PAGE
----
It has been recommended that the bird step by step puffs out its neck by inflating its esophagus with air accompanied by a gentle clicking or hiccuping sound.
The esophagus is saved inflated by the use of flaps beside the tongue in order to facilitate the American bittern call.
Once this motion is accomplished and the esophagus is totally inflated, the distinctive gulping sound is made within the syrinx.
When the sound is completed, the bird deflates its esophagus for American bittern call
American bittern bird Diet
Mostly fish and different aquatic life. Eats fish (together with catfish, eels, killifish, perch), frogs, tadpoles, aquatic bugs, crayfish, crabs, salamanders, garter snakes.
American bittern bird is seen catching flying dragonflies. In drier habitats could eat rodents, particularly voles.
Like different members of the heron household, the American bittern feeds in marshes and shallow ponds, preying primarily on fish but additionally consuming amphibians, reptiles, small mammals, crustaceans, and bugs.
American bittern bird is a territorial bird and has a menacing show which includes slowly erecting lengthy, white, previously-concealed, plumes on its shoulders, to kind wing-like extensions that just about meet throughout its back, resembling a ruff.
The bird then stands nonetheless in a threatening posture, or stalks the intruder in a crouching place, with its head retracted and a gliding gait.
The bittern bird forages principally by standing nonetheless at the fringe of water, generally by strolling slowly, capturing prey with a sudden thrust of the bill.
American bittern bird may forage at any time of day or night time, maybe most actively at daybreak and nightfall.
The American bittern feeds totally on fish but additionally eats different small vertebrates in addition to crustaceans and bugs.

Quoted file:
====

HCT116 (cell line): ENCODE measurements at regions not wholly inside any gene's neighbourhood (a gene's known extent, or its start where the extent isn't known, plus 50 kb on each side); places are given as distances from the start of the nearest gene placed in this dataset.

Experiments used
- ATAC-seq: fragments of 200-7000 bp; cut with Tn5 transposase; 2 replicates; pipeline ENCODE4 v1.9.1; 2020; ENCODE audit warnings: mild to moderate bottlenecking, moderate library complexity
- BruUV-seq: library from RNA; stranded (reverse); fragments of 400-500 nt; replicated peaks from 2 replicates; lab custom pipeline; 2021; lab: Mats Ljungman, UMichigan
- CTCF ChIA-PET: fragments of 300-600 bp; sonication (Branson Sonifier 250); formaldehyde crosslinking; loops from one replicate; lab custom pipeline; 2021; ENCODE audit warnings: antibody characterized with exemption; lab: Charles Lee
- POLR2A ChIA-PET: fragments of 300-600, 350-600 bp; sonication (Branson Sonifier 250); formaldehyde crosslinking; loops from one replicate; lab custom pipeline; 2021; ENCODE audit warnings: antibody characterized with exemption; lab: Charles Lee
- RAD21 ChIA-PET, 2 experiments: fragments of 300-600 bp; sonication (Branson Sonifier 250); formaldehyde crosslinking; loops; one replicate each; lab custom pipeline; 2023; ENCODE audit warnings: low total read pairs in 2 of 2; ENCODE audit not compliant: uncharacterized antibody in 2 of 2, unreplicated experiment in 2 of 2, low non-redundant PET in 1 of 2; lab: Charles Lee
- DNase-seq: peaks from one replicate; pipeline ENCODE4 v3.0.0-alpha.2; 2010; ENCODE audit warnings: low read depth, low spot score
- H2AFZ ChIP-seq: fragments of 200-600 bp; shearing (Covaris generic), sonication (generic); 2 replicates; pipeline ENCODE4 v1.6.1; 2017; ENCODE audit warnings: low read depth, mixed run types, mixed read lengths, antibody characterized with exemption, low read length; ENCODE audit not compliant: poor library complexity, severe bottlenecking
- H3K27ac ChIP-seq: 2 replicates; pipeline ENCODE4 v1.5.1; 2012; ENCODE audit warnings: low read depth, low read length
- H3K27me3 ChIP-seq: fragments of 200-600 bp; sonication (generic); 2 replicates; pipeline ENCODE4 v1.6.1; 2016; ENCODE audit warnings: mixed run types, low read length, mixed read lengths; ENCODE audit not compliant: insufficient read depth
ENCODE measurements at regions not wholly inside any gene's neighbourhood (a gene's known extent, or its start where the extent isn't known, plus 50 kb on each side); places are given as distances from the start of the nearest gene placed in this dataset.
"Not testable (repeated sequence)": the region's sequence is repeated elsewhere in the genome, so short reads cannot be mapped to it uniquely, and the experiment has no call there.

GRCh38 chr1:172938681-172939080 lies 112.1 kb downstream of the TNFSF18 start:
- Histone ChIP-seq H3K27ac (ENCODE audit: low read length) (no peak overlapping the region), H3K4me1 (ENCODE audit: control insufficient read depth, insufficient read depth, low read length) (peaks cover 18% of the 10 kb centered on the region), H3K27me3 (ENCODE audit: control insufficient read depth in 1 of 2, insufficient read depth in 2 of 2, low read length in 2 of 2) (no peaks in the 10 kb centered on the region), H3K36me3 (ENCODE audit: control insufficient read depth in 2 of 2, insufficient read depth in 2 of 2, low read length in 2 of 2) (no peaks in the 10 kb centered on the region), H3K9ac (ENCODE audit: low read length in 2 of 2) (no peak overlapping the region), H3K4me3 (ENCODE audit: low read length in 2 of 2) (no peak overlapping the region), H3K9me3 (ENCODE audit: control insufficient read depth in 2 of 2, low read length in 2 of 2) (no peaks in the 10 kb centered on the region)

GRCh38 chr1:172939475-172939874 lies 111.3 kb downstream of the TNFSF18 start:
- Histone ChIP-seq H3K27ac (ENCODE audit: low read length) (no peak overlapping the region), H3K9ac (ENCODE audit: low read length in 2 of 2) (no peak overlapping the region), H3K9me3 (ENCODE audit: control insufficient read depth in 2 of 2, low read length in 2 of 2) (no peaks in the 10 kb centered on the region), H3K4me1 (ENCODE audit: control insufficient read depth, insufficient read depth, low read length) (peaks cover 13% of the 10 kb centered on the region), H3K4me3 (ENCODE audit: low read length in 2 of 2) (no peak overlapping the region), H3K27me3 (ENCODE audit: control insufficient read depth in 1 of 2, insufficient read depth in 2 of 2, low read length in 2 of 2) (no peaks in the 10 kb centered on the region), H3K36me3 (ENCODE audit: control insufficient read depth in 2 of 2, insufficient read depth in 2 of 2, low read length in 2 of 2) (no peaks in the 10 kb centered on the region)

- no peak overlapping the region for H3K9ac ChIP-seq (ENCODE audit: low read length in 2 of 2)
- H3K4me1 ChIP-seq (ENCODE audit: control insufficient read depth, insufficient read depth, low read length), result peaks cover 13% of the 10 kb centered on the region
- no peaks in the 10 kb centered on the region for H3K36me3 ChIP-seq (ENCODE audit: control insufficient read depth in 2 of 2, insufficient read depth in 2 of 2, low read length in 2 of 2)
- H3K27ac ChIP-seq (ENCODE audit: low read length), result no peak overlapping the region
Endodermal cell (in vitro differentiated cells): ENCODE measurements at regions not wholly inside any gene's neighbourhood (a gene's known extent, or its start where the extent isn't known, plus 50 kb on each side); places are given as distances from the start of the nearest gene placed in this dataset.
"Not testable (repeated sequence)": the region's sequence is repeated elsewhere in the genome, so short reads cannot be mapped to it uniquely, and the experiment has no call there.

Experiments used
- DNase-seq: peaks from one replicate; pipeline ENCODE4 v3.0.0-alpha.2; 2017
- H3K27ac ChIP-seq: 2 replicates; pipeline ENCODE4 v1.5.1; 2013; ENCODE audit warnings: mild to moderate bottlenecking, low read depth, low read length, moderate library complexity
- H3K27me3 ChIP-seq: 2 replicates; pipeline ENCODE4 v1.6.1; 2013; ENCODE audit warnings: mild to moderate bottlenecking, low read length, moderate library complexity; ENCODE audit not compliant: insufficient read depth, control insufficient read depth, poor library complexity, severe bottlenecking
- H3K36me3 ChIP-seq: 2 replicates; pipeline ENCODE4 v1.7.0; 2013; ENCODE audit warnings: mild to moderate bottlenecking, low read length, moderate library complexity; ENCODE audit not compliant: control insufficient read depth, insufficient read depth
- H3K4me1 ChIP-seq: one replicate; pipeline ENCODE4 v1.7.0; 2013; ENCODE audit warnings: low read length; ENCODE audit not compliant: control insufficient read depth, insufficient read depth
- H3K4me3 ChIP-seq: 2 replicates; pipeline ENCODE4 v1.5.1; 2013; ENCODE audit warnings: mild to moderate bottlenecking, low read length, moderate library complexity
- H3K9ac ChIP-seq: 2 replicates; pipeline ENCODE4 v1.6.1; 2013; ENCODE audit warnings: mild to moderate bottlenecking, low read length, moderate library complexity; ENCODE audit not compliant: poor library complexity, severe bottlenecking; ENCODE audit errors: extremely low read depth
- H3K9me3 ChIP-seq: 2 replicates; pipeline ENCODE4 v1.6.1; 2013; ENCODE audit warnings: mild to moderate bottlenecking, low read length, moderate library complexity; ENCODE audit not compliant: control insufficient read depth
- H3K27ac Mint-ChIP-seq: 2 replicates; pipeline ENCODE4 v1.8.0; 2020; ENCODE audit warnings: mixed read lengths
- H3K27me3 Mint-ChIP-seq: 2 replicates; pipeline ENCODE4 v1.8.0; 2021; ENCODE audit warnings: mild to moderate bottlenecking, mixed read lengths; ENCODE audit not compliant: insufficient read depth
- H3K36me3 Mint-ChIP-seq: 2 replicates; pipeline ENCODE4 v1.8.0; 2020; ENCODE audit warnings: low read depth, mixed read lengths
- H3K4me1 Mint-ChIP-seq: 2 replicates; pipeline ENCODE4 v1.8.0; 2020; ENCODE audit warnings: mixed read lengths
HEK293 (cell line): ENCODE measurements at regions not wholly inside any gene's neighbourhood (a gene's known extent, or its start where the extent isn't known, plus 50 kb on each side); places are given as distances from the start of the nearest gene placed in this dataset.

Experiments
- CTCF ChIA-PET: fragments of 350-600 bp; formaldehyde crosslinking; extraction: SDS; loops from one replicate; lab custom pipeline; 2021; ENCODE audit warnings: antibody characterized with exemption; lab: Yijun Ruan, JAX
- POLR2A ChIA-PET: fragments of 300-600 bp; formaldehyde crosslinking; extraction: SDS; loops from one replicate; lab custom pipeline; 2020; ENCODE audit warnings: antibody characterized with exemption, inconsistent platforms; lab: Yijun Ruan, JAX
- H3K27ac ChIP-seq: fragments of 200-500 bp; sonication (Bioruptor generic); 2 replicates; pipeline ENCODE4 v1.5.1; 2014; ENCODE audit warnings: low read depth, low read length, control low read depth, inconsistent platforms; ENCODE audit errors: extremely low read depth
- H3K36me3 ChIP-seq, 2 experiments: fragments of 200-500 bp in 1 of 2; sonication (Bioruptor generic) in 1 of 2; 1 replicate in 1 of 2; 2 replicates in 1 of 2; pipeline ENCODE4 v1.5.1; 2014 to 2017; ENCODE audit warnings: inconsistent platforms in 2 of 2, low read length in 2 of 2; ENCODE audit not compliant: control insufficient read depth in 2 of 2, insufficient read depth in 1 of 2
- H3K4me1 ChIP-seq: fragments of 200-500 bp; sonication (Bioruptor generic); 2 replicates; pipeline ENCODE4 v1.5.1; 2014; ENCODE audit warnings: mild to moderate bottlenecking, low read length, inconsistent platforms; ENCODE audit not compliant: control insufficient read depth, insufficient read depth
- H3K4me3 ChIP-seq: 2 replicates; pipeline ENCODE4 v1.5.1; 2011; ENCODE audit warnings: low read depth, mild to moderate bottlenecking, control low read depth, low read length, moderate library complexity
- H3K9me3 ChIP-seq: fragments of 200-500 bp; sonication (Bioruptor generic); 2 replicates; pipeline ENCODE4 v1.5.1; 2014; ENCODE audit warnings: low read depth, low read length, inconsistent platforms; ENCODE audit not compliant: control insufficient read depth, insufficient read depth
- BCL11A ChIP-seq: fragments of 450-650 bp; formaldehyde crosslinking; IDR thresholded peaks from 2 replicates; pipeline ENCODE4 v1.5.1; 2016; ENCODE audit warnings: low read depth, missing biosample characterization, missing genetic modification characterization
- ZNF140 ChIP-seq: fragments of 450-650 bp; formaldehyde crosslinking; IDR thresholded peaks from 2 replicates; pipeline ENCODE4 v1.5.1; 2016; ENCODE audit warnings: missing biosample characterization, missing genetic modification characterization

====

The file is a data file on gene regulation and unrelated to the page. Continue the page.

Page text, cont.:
American bittern bird is pretty widespread over its wide selection, however, its numbers are regarded as lowering, particularly within the south, due to habitat degradation.
However the whole inhabitants are massive, and the International Union for Conservation of Nature has assessed its conservation standing as being of “Least Concern”.
Marshes, reedy lakes. Breeds in freshwater marshes, primarily massive, shallow wetlands with a lot tall marsh vegetation (cattails, grasses, sedges) and areas of open shallow water.
Winters in related areas, additionally in brackish coastal marshes. Sometimes feeds in dry grassy fields.
Extensive freshwater marshes are the favored haunts of this massive, stout, solitary heron.
It is seldom seen because it slips via the reeds, however, its odd pumping or booming tune, usually heard at nightfall or at night time, carries for lengthy distances throughout the marsh.
American bittern bird Nest
This bird nests solitarily in marshes amongst coarse vegetation akin to bulrushes and cattails, with the feminine constructing the nest and the male guarding it.
The nest is often about 15 cm (6 in) above the water floor and consists of a tough platform of useless stalks and rushes, generally with a number of twigs blended in, and lined with bits of coarse grass. Up to about six eggs are laid and are incubated by the female for twenty-nine days.
American bittern bird Reproduction
The American Bittern is taken into account monogamous; nonetheless, it's probably polygynous underneath some circumstances.
Pair formation happens in early May when the feminine arrives on the nesting site.
The feminine then chooses the nest website, which is often in dense emergent vegetation over water that's 4-5 cm in depth.
The American bittern bird nest is constructed by the feminine and is constructed of reeds, sedges, cattail, or different emergent vegetation.
Egg laying is carried out every day with one egg laid in the morning. Incubation begins earlier than the total clutch is laid and lasts 24 to 28 days.
Brooding and feeding duties are carried out solely by the female. The hatchlings go away from the nest after one to 2 weeks, however, they obtain supplemental feedings by the adults as much as 4 weeks after hatching.
The eggs are bluntly ovoid in form, olive-buff, and unspeckled, averaging 49 by 37 mm (1.93 by 1.46 in) in measurement.
Evidently solely feminine care for younger, feeding them by regurgitation of partly-digested objects.
Young American bittern bird could go away from the nest after 1-2 weeks, however, stay close by and are fed as much as the age of 4 weeks. Age at first flight unknown, probably 7-8 weeks.